When you’re looking for a new position, the size of the company you end up working at can significantly impact your job satisfaction. While both big companies and smaller businesses have plenty to offer, they each come with a unique set of benefits and drawbacks. If you don’t factor those into your career decisions, you may find yourself in an environment that doesn’t meet your needs.
Often, the easiest way to decide what size company is right for you is to examine the pros and cons of each arrangement. If you aren’t sure where to begin, here are some insights that can help.
The Pros and Cons of Working for Larger Companies
It’s important to understand that what constitutes a large company may be in the eye of the beholder. For some people, a company with more than 500 employees might feel massive. But it’s crucial to realize that some employers have workforces in the tens of thousands, and some even cross into the millions.
However, many of the larger companies, even if they differ in size, have quite a bit in common. Typically, they follow rigid processes, ensuring continuity across the entire operation. This can be beneficial to anyone appreciating formal procedures, though it may not work well for professionals who enjoy a bit of freedom or autonomy.
As an employee of a large company, you usually get access to subject-matter experts. It isn’t uncommon for job specialization to rise along with the population size so that specific people may tap for different kinds of help. That can be wonderful when you have a complex issue that really requires a depth of know-how you don’t usually find. However, it also means your duties will be more narrow, which some people may not see as ideal.
When it comes to flexibility, you aren’t as likely to find it with a big enterprise. They may have strict policies outlining remote work, promotions, and leave, as well as standardized salary schedules. Often, this helps keep things fair, which can be a boon. But it also means you may not have as much negotiating power, which might be a con.
Finally, advancement may be easier to achieve in a large company. The sheer volume of positions means opportunities may arise regularly. Additionally, they might be clear paths for moving up, taking the mystery out of promotions. However, competition could be fiercer, which is a potential drawback.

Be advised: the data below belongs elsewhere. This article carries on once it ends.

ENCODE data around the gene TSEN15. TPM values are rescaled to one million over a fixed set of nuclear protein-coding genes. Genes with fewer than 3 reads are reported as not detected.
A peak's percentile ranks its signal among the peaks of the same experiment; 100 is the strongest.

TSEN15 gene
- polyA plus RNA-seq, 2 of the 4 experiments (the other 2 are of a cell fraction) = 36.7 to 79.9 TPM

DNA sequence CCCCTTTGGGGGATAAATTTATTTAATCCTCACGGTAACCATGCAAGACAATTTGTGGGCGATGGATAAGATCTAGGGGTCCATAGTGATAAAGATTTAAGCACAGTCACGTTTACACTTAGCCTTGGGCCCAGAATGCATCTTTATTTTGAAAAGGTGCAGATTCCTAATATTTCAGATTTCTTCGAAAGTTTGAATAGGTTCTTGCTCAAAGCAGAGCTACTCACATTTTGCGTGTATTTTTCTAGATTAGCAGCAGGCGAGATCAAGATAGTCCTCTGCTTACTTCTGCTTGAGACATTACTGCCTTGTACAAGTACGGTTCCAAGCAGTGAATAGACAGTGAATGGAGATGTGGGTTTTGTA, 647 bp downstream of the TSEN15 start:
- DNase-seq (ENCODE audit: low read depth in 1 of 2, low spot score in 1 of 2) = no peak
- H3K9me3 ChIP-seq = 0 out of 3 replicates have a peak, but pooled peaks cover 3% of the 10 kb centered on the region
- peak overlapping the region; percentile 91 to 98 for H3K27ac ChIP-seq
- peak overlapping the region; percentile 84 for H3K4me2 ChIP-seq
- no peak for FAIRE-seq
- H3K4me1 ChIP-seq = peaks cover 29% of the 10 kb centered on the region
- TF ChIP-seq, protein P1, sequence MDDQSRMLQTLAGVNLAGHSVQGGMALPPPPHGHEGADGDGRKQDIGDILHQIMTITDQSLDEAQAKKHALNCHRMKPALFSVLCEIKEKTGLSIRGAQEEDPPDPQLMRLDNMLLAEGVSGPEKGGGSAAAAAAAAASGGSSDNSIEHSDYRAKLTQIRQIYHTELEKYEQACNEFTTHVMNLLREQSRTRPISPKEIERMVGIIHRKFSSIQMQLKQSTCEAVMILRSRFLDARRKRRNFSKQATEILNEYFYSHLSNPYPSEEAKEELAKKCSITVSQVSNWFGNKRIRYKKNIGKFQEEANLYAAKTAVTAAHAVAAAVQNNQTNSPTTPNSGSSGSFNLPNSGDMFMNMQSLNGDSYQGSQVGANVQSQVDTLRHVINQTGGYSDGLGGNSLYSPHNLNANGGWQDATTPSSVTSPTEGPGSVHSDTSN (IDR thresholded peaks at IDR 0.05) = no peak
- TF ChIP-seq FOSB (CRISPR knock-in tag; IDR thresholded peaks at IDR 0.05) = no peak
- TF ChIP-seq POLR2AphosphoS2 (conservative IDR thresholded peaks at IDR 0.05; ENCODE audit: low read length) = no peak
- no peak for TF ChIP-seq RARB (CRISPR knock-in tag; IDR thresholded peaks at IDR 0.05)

The Pros and Cons of Working for Smaller Businesses
With a smaller business, you usually get more flexibility. The management layers aren’t as deep, so they may not oversee every decision or choice. This can give you more autonomy, but it also might lead to less support or guidance.
Plus, you won’t usually find rigid policies about salaries, leave, or other benefits. You may have an easier time negotiating or may have quicker access to telecommuting or other work-life balance options. However, it does mean losing some of the protection standardization can provide since, if you’re not a strong negotiator, you may not come out as well.
There’s also a good chance that your responsibilities will be broader. With fewer team members, employees usually have to wear at least a couple of hats. Your days will have more variety, but you may have to take on duties that aren’t in your wheelhouse or don’t keep you engaged, which is important to consider.
Finally, promotional opportunities may be less available. There aren’t as many positions, reducing the number of chances to move up. However, when they do come along, you won’t face the same amount of competition, which may work in your favor.
Ultimately, it would help if you considered which option may work best for you. Consider your needs and preferences, then target companies that bring what you want to the table.
If you’d like to learn more, the team at The Advance Group wants to hear from you. Contact us today.